But there is a larger issue: At the root of such fatal accidents is habitat loss and fragmentation. Railway lines criss-cross protected areas and slash crucial wildlife corridors. There are other hotspots for such fatal accidents: Elephants, tigers and other animals are routinely killed in Palamu in Jharkhand, near Coimbatore in Tamil Nadu and Dudhwa in Uttar Pradesh to name just a few. Two of the above mentioned incidents took place inside national parks. The Chilla-Motichur corridor is all but blocked by canals, highways, an Army ammunition dump and settlements and, thus, elephants are forced to cross over the intruding railway line at great risk. Similarly, the 168km long Siliguri-Alipurduar track cuts though protected areas and corridors already fragmented by highways, tea gardens and urban sprawl.
Where do the elephants then go? If we are to grant the elephant — revered as Ganesha, celebrated as our National Heritage Animal — the basic right of passage, then it is important that we protect their habitats and corridors. Any new development must be regulated from the wildlife perspective, and some critical habitats must be ‘no-go’. For existing tracks, it is important to identify vulnerable stretches, and have site specific strategies to minimise fatal accidents.
Another disturbing trend is that poaching has peaked in the last few months. As many as 88 tigers died in 2012. This is not a disaster per se, given that we have about 1,700 odd tigers, and this represents a loss of about 10 per cent, and such a mortality rate is to be expected. Moreover, new recruits will compensate. The worry is that about 30 wild tigers were poached, indicating that for all the focus and hoopla, our tigers are still insecure.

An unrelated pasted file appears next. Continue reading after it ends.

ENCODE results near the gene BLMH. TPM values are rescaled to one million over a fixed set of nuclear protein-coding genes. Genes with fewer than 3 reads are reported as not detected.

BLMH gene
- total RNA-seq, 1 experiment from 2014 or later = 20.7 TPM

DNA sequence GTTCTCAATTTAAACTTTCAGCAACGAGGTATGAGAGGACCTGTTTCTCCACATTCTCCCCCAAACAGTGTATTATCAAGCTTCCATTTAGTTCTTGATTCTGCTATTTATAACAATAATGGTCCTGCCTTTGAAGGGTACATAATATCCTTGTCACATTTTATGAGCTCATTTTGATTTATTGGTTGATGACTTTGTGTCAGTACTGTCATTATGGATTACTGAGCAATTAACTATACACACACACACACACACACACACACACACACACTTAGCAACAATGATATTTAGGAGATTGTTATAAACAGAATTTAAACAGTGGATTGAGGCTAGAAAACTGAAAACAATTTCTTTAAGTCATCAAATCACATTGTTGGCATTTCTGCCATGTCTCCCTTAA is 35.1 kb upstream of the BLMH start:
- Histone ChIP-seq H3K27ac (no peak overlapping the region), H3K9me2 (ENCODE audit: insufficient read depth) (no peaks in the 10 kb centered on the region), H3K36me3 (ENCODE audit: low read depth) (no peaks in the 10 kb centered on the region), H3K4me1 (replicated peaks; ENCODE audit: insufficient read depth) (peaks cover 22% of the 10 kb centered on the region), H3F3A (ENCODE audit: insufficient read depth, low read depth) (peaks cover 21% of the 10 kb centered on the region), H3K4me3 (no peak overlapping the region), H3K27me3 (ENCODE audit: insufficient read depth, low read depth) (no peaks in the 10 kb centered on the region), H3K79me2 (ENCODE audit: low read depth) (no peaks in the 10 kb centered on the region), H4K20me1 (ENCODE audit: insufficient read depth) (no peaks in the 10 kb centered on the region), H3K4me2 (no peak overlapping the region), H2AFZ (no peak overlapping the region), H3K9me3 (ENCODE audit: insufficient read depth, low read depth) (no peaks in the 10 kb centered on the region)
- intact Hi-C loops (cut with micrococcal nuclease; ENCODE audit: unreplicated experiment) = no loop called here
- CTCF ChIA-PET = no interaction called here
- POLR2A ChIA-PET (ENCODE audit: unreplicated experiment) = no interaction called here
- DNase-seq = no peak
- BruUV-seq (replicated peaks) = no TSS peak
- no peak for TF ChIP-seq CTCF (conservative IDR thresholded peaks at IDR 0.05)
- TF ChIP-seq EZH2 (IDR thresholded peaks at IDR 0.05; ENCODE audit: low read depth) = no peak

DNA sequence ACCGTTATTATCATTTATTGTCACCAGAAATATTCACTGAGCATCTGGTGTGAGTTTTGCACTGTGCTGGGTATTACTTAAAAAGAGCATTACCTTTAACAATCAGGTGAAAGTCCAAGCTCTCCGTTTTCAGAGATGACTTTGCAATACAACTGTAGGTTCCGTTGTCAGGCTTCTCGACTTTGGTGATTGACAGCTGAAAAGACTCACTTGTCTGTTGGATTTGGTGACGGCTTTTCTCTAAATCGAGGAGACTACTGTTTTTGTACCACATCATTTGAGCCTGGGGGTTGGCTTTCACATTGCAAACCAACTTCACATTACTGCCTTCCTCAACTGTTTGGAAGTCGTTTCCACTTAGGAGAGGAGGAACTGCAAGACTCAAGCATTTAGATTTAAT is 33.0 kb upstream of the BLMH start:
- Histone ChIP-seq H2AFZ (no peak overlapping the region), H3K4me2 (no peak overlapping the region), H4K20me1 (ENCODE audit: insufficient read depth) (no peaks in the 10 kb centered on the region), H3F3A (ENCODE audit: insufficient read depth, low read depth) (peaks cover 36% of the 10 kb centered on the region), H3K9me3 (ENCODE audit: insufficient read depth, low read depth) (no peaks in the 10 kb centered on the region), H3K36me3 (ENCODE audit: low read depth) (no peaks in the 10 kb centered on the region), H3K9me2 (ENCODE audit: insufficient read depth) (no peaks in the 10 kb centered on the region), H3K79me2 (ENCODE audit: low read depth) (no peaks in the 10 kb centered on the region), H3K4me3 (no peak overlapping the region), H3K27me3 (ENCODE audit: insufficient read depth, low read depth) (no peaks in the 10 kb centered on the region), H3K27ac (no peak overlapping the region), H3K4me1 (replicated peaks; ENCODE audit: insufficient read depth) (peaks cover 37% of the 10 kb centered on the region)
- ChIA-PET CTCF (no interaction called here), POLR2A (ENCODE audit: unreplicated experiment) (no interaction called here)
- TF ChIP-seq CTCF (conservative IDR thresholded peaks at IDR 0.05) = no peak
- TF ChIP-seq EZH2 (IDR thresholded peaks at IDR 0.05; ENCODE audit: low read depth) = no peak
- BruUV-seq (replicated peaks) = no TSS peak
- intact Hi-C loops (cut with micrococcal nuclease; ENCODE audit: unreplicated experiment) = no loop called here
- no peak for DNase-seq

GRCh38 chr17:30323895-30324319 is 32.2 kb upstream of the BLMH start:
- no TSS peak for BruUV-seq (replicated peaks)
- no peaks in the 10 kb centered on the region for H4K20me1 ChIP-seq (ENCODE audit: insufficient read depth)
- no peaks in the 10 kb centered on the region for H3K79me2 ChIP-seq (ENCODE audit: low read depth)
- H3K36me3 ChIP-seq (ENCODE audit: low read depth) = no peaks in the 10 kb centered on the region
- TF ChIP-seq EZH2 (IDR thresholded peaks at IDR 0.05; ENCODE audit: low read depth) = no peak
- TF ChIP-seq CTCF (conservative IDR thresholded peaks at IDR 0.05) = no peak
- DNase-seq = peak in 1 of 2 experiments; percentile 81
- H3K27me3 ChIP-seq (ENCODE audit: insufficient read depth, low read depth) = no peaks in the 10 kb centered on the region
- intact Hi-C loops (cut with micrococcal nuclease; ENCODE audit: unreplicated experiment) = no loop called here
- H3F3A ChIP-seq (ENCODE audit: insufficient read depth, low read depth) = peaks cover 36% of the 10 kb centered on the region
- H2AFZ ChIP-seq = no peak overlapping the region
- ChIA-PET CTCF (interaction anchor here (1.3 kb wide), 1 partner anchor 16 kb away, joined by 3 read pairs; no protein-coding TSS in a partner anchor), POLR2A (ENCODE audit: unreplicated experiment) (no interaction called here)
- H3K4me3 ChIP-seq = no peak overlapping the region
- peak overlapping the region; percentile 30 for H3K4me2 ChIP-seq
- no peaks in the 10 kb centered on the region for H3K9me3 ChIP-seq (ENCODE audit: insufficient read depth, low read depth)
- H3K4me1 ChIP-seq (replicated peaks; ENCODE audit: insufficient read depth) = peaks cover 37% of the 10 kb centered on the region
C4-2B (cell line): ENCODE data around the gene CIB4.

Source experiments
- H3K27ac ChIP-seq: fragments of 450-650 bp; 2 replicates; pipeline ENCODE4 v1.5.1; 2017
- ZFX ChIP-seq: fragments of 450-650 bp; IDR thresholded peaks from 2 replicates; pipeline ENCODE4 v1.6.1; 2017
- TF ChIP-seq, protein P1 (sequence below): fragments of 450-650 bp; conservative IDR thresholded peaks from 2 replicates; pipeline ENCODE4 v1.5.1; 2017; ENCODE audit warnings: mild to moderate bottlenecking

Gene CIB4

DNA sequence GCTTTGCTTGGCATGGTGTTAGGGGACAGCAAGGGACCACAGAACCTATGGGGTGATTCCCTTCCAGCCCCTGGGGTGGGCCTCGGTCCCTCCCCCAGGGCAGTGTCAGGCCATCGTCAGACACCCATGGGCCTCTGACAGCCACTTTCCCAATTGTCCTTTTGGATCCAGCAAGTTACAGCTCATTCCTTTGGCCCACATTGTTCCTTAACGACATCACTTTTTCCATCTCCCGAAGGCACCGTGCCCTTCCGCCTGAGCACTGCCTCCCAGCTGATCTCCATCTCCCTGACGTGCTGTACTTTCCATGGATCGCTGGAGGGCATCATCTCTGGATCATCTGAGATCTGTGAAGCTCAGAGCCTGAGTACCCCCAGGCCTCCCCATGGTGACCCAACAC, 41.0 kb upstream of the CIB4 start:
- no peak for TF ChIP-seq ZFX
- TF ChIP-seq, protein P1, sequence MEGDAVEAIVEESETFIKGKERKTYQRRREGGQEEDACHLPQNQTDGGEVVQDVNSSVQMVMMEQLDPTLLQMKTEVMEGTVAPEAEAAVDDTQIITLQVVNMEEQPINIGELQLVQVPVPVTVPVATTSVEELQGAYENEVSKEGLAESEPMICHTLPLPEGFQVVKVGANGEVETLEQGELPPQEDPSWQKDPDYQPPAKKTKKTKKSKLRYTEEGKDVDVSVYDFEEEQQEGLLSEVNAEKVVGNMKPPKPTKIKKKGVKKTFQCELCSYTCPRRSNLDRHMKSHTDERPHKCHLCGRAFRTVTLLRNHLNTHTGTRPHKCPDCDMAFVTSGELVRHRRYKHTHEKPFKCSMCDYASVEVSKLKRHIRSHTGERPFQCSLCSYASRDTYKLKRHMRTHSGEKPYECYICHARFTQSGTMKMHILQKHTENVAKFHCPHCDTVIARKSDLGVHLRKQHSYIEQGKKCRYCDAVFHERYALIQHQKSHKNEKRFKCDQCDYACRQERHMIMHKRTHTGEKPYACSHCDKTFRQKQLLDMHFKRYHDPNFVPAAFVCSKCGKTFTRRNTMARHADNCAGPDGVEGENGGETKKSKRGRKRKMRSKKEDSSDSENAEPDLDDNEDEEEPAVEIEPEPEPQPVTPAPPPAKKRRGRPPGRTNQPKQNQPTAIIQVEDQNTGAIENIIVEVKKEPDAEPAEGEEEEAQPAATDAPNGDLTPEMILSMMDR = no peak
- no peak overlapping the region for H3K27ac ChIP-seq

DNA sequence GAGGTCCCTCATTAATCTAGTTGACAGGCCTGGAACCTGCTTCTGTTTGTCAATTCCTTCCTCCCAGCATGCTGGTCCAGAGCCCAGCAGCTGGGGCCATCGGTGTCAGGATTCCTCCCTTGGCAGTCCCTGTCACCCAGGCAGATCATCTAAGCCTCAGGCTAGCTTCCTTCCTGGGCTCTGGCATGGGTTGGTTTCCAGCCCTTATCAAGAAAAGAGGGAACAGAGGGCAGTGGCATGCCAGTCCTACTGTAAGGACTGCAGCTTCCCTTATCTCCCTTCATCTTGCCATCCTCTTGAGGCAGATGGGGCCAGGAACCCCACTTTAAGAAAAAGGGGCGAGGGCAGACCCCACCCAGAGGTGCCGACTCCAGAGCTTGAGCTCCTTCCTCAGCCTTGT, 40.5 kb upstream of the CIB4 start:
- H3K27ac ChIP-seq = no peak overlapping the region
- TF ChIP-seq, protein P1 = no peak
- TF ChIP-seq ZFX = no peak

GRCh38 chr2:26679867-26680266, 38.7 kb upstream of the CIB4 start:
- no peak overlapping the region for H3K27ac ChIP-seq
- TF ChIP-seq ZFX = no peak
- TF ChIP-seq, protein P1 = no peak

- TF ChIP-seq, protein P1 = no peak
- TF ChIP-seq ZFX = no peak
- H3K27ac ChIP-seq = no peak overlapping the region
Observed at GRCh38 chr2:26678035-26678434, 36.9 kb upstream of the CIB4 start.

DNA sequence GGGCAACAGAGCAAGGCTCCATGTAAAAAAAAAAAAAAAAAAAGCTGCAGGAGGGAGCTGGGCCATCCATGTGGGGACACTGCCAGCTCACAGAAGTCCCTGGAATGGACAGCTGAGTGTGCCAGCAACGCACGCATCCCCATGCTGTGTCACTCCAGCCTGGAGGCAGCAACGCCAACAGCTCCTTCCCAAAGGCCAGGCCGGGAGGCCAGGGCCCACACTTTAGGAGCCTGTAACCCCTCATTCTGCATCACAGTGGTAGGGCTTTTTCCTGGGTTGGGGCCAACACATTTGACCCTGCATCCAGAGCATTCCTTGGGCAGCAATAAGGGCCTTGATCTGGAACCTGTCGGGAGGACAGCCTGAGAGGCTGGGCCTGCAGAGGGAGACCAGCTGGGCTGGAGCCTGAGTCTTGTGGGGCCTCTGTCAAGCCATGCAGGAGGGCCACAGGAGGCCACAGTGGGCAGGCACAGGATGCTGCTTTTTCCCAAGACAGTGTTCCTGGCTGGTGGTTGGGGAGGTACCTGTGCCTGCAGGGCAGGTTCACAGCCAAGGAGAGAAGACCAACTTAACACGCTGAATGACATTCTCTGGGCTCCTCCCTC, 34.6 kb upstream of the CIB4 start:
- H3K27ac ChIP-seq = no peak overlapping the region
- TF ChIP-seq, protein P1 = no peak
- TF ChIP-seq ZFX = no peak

It isn’t just the tiger which is being targeted. The leopard took a major beating with over 135 poached in 2012, according to the Wildlife Protection Society of India. Another casualty was the Great One-horned Rhinoceros, with over 20 slaughtered for their horn in the past year.
135 leopards and over 20 rhinos were poached in India in 2012.
Such a peak indicates that for one, our protection systems are lacking, and another, that demand has shot up — driven by rising affluence in the South Asian markets. Tragically, the impacts of such demands is taking a tremendous toll on endangered wildlife globally. In South Africa, 455 rhinos were killed in 2012 — a 30 fold increase in poaching from 2005! Elephants are being relentlessly killed for ivory. Africa is, writes The New York Times, “in the midst of an epic elephant slaughter.” Poachers are wiping out tens of thousands of elephants and elephant populations have crashed drastically. The main market is China, where economic boom has seen the rise of an affluent middle-class who can now afford to buy ‘luxury’ items like ivory, or pay for tiger in their wine. It is not just the mega-fauna that is on the hitlist. Lesser known species such as the pangolin are facing a major crisis. They are being relentlessly targetted for their scales, considered curative in traditional medicine, and meat.
The reverberations of such a massive global market that is driving such slaughter should serve as a red alert for ‘source’ countries — one of the richest amongst which is India.
We must take the gravity and scale of wildlife crime on board. There is an urgent need to enable, equip and strengthen the frontline force, deploy the Special Tiger Protection Force, strengthen the Wildlife Crime Control Bureau and developed wildlife forensics capabilities and other investigative skills to ensure better conviction rates.